What would you do to protect your sister?

Would you be prepared to lie? If so, who to? The rest of your family? The police? How about the family of the boyfriend they killed? And is there anything that might make you reconsider those lies? Korede is about to find out…

What’s it about?

‘Perhaps a normal person would be angry, but what I feel now is a pressing need to dispose of the body.’

When Korede’s dinner is interrupted one night by a distress call from her sister, Ayoola, she knows what’s expected of her: bleach, rubber gloves, nerves of steel and a strong stomach. This’ll be the third boyfriend Ayoola’s dispatched in ‘self-defence’ and the third mess that her lethal little sibling has left Korede to clear away. She should probably go to the police for the good of the menfolk of Nigeria, but she loves her sister and, as they say, family always comes first. Until, that is, Ayoola starts dating the doctor where Korede works as a nurse. Korede’s long been in love with him, and isn’t prepared to see him wind up with a knife in his back: but to save one would mean sacrificing the other…

What’s it like?

Wonderfully brisk. How do you deal will a dead body? Well, this is Ayoola’s third victim, so although Korede was hoping ‘it’ wouldn’t happen again, she has by this stage developed a simple checklist for dealing with a dead body and has a stash of bleach ready to deploy. Chapters are very short and to the point, presenting the reader with mini-scenes of death and

I loved the instantly recognisable mixture of sisterly love and frustration. Ayoola offers to clean the blood from her long-suffering sibling’s car, but Korede takes pride in knowing that, ‘Ayoola could never clean up as efficiently as I can.’ While Ayoola describes how her relationship with body number three, Femi, had developed because she was moved by the love poetry he wrote her, Korede notes dismissively that ‘Ayoola is always moved by the worship of her merits’. Classic sisters: they are sharply aware of each other’s faults, but will always defend each other against outsiders. Or will they?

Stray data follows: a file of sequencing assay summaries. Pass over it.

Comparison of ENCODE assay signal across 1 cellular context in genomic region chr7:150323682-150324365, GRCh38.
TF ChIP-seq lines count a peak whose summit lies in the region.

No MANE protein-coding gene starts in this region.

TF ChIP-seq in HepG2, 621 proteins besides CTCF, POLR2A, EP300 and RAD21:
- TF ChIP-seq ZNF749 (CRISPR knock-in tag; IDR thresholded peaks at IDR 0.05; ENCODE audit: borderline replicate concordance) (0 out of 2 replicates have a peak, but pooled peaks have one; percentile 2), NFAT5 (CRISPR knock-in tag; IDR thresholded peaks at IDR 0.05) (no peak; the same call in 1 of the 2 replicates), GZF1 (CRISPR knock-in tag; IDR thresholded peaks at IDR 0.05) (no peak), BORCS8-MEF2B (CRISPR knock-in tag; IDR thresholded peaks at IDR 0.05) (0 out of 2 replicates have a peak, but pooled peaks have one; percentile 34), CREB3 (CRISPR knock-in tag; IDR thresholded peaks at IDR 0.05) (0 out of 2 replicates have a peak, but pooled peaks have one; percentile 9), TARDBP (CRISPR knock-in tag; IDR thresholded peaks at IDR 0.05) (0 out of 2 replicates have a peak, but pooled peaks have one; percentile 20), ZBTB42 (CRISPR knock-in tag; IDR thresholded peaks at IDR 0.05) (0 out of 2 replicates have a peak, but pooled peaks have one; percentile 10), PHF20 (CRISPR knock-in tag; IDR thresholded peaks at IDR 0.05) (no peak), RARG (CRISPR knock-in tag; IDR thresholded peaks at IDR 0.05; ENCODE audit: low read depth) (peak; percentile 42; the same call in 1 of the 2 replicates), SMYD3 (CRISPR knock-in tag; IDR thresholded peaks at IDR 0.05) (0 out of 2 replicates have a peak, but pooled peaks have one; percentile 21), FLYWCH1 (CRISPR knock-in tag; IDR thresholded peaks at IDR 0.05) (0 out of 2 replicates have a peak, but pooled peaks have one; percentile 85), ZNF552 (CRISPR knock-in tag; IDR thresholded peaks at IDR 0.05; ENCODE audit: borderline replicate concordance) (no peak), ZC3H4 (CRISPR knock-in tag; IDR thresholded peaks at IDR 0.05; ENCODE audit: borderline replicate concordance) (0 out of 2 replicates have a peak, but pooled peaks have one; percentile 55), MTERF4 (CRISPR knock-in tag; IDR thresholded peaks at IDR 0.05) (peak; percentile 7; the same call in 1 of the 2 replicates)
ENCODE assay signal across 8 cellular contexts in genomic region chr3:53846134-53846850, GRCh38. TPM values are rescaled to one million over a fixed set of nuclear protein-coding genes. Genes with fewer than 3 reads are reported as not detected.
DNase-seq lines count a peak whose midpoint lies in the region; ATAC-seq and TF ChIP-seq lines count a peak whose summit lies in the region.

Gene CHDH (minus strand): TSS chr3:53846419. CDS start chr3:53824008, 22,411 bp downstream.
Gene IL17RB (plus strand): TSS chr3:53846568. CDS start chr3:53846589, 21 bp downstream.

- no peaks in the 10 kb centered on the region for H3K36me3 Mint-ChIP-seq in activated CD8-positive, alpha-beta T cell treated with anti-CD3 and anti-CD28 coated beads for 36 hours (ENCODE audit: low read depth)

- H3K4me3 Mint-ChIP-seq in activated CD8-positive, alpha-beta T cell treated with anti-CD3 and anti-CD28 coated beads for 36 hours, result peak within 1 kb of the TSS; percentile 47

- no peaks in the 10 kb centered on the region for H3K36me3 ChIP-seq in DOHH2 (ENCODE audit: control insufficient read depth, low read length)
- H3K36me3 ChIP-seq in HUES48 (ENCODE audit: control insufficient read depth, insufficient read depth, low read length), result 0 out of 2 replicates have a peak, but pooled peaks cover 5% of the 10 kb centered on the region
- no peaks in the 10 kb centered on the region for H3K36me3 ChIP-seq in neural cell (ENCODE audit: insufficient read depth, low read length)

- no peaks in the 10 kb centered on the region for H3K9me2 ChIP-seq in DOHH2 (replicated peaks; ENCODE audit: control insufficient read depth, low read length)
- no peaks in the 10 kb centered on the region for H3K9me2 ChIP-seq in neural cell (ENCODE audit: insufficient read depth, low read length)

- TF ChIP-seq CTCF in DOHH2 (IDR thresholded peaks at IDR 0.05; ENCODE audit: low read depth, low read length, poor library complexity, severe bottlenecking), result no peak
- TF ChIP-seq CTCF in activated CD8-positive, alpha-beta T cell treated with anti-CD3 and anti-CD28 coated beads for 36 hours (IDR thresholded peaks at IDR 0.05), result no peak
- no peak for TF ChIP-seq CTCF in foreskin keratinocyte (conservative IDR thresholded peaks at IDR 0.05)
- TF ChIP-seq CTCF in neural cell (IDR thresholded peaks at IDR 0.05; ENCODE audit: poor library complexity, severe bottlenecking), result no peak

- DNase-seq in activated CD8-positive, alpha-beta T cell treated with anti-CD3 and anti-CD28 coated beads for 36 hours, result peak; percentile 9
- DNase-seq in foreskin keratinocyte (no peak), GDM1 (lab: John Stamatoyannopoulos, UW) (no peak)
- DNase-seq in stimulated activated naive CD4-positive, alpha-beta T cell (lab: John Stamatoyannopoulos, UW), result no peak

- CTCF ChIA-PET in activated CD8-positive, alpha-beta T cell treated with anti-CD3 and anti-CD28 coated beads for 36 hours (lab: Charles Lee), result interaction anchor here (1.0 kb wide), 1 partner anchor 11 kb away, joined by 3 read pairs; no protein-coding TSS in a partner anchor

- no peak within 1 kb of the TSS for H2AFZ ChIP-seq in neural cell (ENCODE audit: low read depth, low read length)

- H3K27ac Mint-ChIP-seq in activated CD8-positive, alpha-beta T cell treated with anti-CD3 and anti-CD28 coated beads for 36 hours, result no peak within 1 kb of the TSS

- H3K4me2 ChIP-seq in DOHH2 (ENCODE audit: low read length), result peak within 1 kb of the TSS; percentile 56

When Kordede imagines the deceased Femi asking her what he could have done differently, her response holds him accountable: ‘You could have seen her for what she was’.

Korede’s doubts, which can’t be fully supressed after having to handle three dead boyfriends, are literally bracketed ‘(But why was she carrying the knife?’) until she realises that the beautiful but deadly Ayoola is building a relationship with Tade. Capable nurse Korede already has a relationship with Tade, but any romantic element exists solely in her mind. Braithwaite’s story is genuinely fun in a murdery, pointy way, as we uncover Korede’s attempts to divert Ayoola, discredit her to Tade and generally avoid the impending disaster. Ultimately, as Ayoola points out, Korede is going to have to choose…

Final thoughts

This is a wonderfully wicked tale, but it also develops a surprising poignancy by the closing pages. Nigeria is just a background at first, but it gradually becomes an essential element of the tale Braithwaite has to tell.

Sharp, funny and a strong ending. I can’t wait to read more by Oyinkan Braithwaite.

‘My Sister, the Serial Killer’,
Oyinkan Braithwaite,
2019, Atlantic Books, paperback